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Nucleic Acids Res. 2015 Aug 18;43(14):7021-31. doi: 10.1093/nar/gkv652. Epub 2015 Jun 29.

Human DNA ligase III bridges two DNA ends to promote specific intermolecular DNA end joining.

Author information

1
Department of Biochemistry and Molecular Biophysics, Washington University School of Medicine, Saint Louis, MO 63110, USA.
2
Life Science Division, Lawrence Berkeley National Laboratory, Berkeley, CA 94720, USA.
3
Department of Internal Medicine and University of New Mexico Cancer Center, University of New Mexico, Albuquerque, NM 87131, USA.
4
Life Science Division, Lawrence Berkeley National Laboratory, Berkeley, CA 94720, USA Department of Molecular and Cellular Oncology, The University of Texas MD Anderson Cancer Center, Houston, TX 77030, USA.
5
Department of Biochemistry and Molecular Biophysics, Washington University School of Medicine, Saint Louis, MO 63110, USA tome@biochem.wustl.edu.

Abstract

Mammalian DNA ligase III (LigIII) functions in both nuclear and mitochondrial DNA metabolism. In the nucleus, LigIII has functional redundancy with DNA ligase I whereas LigIII is the only mitochondrial DNA ligase and is essential for the survival of cells dependent upon oxidative respiration. The unique LigIII zinc finger (ZnF) domain is not required for catalytic activity but senses DNA strand breaks and stimulates intermolecular ligation of two DNAs by an unknown mechanism. Consistent with this activity, LigIII acts in an alternative pathway of DNA double strand break repair that buttresses canonical non-homologous end joining (NHEJ) and is manifest in NHEJ-defective cancer cells, but how LigIII acts in joining intermolecular DNA ends versus nick ligation is unclear. To investigate how LigIII efficiently joins two DNAs, we developed a real-time, fluorescence-based assay of DNA bridging suitable for high-throughput screening. On a nicked duplex DNA substrate, the results reveal binding competition between the ZnF and the oligonucleotide/oligosaccharide-binding domain, one of three domains constituting the LigIII catalytic core. In contrast, these domains collaborate and are essential for formation of a DNA-bridging intermediate by adenylated LigIII that positions a pair of blunt-ended duplex DNAs for efficient and specific intermolecular ligation.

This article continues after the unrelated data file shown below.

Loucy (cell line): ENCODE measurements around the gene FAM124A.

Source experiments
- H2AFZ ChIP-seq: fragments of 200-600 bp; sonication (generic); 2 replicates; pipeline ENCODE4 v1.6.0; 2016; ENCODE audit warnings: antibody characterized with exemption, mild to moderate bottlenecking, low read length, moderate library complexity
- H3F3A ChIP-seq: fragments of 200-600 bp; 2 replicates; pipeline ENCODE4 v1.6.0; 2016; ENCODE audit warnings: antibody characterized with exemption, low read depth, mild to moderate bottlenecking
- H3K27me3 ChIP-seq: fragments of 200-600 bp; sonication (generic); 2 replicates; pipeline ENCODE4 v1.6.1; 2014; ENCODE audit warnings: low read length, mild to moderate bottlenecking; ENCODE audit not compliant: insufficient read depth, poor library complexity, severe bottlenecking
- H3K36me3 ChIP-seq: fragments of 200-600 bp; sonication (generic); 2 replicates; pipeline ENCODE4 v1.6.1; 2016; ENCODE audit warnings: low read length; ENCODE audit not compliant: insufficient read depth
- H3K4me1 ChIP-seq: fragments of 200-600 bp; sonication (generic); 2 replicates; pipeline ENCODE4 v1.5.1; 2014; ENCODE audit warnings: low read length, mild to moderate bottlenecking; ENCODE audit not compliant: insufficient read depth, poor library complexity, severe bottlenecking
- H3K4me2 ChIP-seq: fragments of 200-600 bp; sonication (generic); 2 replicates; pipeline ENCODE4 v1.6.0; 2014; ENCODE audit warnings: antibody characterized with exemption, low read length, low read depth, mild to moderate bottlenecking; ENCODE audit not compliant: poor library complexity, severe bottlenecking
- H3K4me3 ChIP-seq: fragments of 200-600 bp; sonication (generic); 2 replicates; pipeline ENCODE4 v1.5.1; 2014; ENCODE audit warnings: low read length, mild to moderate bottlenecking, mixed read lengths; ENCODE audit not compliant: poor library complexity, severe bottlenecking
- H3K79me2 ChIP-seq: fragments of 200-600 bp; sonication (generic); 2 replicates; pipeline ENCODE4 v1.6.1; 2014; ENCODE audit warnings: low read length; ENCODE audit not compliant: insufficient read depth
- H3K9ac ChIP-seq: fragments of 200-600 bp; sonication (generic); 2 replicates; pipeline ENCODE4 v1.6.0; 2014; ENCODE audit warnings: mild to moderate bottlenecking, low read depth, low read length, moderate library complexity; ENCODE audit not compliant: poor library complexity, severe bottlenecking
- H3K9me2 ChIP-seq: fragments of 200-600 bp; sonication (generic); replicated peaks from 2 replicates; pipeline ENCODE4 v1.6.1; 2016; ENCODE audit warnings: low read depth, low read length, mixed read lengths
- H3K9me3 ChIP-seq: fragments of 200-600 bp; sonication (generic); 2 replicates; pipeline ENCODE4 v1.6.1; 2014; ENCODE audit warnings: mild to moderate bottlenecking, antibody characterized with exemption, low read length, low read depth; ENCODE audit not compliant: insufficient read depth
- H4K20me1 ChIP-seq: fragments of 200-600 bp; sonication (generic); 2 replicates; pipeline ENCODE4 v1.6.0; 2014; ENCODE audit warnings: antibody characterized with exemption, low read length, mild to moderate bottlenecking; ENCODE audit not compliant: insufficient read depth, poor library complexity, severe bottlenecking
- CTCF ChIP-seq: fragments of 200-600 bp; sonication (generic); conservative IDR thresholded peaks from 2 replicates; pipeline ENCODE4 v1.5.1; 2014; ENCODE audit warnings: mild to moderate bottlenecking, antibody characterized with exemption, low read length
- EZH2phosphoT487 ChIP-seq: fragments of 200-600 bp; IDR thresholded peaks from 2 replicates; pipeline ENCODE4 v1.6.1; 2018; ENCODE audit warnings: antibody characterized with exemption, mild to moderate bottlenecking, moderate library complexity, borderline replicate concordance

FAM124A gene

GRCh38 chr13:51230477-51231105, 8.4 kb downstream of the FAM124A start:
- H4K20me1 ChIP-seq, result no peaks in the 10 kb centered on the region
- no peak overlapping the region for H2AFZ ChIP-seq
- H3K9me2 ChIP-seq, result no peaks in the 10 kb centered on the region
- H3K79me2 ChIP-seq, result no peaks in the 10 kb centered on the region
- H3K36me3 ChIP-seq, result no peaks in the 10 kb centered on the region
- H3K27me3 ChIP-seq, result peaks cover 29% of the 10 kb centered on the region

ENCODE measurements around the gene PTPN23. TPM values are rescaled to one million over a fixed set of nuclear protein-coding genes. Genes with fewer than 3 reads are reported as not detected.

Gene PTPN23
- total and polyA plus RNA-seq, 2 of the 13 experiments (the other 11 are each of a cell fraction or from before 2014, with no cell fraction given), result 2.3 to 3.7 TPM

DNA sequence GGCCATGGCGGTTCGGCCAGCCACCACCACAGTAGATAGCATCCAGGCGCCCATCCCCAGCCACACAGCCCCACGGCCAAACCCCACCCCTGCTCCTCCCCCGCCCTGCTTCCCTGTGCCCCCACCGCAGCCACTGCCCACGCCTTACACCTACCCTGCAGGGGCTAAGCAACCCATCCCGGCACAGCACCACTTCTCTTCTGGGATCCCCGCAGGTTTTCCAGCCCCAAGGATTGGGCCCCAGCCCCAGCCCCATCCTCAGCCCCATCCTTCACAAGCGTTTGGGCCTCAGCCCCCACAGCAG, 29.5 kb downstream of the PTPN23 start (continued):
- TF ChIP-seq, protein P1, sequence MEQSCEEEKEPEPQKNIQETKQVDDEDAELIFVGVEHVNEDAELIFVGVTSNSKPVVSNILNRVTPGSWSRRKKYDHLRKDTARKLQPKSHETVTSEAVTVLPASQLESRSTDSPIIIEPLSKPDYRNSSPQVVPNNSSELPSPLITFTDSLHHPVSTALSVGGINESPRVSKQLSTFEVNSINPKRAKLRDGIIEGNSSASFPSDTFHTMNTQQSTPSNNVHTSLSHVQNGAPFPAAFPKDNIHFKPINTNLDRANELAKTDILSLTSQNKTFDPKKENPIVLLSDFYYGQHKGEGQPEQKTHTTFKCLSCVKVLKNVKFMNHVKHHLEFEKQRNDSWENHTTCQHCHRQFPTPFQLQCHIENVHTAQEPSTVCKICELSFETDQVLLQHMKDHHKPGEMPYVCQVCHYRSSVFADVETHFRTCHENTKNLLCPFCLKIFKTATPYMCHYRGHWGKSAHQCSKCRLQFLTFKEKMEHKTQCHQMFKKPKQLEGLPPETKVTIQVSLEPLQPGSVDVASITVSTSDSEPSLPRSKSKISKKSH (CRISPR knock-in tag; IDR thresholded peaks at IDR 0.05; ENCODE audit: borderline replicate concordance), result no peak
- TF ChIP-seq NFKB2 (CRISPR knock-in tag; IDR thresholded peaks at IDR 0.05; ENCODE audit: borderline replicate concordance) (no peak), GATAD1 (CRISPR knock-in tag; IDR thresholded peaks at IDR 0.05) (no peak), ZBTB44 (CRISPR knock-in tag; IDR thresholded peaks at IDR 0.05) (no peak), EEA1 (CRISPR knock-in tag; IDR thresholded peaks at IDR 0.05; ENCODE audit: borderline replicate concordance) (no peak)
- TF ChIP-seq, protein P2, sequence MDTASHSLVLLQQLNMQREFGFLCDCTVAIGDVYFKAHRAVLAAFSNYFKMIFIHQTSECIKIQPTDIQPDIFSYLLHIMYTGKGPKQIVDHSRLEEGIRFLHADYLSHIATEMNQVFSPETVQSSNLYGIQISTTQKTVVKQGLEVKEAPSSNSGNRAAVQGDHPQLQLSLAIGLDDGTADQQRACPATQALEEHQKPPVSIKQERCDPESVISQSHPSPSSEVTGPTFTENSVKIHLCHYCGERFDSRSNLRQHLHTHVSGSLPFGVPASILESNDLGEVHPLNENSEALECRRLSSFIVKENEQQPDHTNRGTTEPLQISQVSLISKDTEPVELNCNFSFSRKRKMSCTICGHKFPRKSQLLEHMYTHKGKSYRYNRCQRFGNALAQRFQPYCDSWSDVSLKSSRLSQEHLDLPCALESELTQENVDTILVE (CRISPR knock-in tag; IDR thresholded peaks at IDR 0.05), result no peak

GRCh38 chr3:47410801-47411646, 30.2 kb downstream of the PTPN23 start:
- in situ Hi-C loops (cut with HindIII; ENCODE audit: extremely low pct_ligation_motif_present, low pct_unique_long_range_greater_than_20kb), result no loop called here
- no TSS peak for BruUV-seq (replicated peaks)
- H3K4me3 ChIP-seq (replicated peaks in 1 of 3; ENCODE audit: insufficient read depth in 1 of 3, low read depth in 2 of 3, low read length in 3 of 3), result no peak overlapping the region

PMID:
26130724
PMCID:
PMC4538836
DOI:
10.1093/nar/gkv652
[Indexed for MEDLINE]
Free PMC Article

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